First off, let me say that I am a fan of the Twilight books; while I probably won’t be putting them on my bookshelf next to Jane Austen any time soon, they were by no means difficult to read. In fact, I sucked all four of them down like Jell-O shots.
Part of the initial appeal–at least for me–was the story of the author: a young mother with three boys under the age of ten manages to crank out a 500 page novel in three months. And no, she wasn’t helping herself to her children’s Ritalin–she doesn’t even drink coffee. Naturally, as a fellow writer with young children, this piqued my curiosity–as well as made me insanely jealous. And so I internet-stalked her, hoping to find interviews where she might reveal the secrets behind her “writing with children” success.
Does she put NyQuil on their pancakes instead of Mrs. Butterworth’s? Do the kids have a playroom that is so well sound-proofed that it makes the gun shop basement in Pulp Fiction seem amateurish by comparison? Is there, perhaps, a nanny?
The answer to all of these questions was, surprisingly, “no.” In fact, in one interview she talked about how she “liked to write out in the middle of the house, so she could keep an eye on what was going on.” That’s when I realized that, unfortunately, I was never going to be able to glean any useful “writing with children” tips from her, because apparently she and I were of two completely different species.
First: who wants to “keep an eye on their kids”? If you know what they’re doing, then you are obligated to get up and stop them. If there is one thing that I have learned from my kids, it is that “I didn’t know” is an almost foolproof excuse.
Secondly, though, there is the fact that if you are somewhere where you can keep an eye on them, then that means that they can keep an eye on you. This totally negates a parent’s greatest weapon: the illusion of omnipotence, also known as The Wizard of Oz ploy. Letting your kids know that you found out about their transgressions using traditional methods (“I saw you hit your brother”) is the same as having the curtain pulled back on the Great and Powerful Oz. It’s so much better to cast the illusion of being at the center of an extensive network of spies, all of them willing to sell out your child at any time. (“My sources tell me that you were hitting your brother today. On the head. With your right fist. Repeatedly.”)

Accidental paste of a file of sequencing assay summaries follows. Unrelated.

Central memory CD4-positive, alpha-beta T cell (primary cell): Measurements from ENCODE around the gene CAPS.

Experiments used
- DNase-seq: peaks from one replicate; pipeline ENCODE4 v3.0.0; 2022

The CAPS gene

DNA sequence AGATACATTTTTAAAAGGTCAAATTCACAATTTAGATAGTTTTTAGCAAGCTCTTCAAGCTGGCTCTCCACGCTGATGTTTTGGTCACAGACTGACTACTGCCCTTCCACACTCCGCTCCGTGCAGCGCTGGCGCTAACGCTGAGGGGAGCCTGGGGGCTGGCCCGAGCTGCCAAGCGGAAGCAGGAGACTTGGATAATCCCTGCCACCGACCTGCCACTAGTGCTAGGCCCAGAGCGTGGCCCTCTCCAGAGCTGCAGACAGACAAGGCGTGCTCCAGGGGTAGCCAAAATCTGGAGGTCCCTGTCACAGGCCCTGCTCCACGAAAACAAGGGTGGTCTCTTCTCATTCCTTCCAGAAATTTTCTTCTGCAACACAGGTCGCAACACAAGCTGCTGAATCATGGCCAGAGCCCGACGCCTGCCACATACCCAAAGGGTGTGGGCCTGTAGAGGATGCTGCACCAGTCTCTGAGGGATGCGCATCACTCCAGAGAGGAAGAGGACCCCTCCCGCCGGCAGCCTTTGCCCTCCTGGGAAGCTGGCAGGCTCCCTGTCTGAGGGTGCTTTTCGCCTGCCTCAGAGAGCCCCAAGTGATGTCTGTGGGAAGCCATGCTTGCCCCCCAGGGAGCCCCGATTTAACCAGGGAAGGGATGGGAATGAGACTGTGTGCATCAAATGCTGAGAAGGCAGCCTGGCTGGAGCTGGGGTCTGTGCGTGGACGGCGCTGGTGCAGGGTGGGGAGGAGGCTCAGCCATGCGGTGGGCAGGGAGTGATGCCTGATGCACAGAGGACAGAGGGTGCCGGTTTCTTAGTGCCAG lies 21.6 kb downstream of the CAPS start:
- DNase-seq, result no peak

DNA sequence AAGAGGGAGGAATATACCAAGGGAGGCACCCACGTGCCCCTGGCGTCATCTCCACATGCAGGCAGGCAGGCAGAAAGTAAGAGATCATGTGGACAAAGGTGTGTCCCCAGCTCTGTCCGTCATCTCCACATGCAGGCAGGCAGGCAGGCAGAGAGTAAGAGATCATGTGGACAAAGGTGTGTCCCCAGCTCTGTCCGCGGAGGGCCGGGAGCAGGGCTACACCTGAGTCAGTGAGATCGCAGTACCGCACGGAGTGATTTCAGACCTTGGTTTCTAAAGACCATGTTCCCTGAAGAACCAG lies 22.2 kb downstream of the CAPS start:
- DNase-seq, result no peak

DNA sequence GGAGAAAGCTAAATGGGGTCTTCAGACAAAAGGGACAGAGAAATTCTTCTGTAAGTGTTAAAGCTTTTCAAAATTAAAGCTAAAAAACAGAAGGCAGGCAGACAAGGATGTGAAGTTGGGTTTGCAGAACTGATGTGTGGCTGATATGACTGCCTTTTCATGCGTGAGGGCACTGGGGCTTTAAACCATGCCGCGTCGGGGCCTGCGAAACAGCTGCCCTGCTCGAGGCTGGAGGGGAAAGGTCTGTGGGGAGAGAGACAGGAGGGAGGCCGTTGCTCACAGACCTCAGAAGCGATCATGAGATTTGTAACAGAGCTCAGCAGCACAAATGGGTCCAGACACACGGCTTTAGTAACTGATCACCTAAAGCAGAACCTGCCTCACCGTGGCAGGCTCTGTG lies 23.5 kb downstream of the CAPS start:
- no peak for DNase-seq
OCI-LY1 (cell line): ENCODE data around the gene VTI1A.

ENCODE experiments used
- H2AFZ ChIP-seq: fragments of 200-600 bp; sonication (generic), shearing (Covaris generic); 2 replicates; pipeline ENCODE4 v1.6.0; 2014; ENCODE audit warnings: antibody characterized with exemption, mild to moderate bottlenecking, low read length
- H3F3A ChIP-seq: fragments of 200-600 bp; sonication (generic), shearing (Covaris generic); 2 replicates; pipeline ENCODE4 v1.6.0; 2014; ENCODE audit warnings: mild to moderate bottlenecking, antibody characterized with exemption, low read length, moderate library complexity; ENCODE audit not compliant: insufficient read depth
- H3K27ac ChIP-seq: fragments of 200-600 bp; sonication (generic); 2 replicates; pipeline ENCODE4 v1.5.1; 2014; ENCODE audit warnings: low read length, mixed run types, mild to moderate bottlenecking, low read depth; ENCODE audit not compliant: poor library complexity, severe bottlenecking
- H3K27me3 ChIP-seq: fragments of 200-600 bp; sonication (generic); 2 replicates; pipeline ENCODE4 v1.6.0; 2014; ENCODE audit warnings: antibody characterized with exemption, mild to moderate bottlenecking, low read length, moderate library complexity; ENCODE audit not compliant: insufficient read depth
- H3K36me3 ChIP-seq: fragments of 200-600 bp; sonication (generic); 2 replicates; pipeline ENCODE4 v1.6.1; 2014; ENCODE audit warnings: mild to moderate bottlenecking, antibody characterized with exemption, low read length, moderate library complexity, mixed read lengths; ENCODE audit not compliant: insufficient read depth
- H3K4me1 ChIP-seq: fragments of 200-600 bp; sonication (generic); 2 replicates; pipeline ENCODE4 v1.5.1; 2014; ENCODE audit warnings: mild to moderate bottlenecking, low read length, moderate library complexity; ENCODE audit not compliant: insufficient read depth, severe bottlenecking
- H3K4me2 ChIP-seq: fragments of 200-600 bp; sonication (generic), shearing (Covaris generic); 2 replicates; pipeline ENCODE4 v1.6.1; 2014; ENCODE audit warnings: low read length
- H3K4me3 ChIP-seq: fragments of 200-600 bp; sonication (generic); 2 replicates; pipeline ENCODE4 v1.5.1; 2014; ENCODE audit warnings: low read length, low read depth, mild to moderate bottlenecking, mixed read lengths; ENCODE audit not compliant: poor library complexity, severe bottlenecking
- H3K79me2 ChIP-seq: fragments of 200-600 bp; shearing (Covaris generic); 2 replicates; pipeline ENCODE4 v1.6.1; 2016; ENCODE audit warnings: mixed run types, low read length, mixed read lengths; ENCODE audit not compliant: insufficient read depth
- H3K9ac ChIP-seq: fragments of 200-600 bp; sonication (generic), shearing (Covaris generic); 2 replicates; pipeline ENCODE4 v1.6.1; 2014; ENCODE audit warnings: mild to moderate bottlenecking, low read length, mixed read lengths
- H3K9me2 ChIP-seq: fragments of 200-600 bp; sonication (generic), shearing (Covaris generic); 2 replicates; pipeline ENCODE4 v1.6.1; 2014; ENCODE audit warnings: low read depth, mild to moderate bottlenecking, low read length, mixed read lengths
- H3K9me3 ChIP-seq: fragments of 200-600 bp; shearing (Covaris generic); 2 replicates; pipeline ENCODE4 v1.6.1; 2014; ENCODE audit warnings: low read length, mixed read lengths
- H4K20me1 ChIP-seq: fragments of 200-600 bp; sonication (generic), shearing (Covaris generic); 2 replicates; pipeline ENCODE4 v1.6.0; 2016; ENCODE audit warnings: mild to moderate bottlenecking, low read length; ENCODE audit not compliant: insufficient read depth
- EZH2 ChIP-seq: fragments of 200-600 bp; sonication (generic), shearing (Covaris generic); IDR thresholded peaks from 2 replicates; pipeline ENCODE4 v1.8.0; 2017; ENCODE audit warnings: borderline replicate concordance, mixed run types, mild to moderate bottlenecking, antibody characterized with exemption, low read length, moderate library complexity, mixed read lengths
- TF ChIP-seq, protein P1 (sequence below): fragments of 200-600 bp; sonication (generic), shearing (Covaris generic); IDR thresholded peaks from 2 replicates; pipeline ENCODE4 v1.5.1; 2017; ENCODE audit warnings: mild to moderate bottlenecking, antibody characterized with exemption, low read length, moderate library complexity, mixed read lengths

Of course, perhaps Ms. Meyers doesn’t have to be quite as sneaky as the rest of us; after all, she does have three boys, and, as everyone knows, even the brightest of boys displays a Homer Simpson-like oblivion about the powers of direct observation. Take, for instance, the fact that windows are see-through: while a girl will usually at least glance up at the house to see if she is being watched before wacking her little brother on the head, a boy will stand in front of a plate glass window big enough to drive a Hummer through and wack away with abandon, thinking that, just because they are outside and you are inside, you don’t know what’s going on.
“I wasn’t hitting him!”
“Yes you were–I saw you through the window.”
Come to think of it, if you take the “female sneak gene” out of play, maybe it is feasible that Stephenie Meyers regularly keeps tabs on her children while sitting out in the middle of the house. But writing from there? No way.
I’m still going with the NyQuil on the pancakes for that one.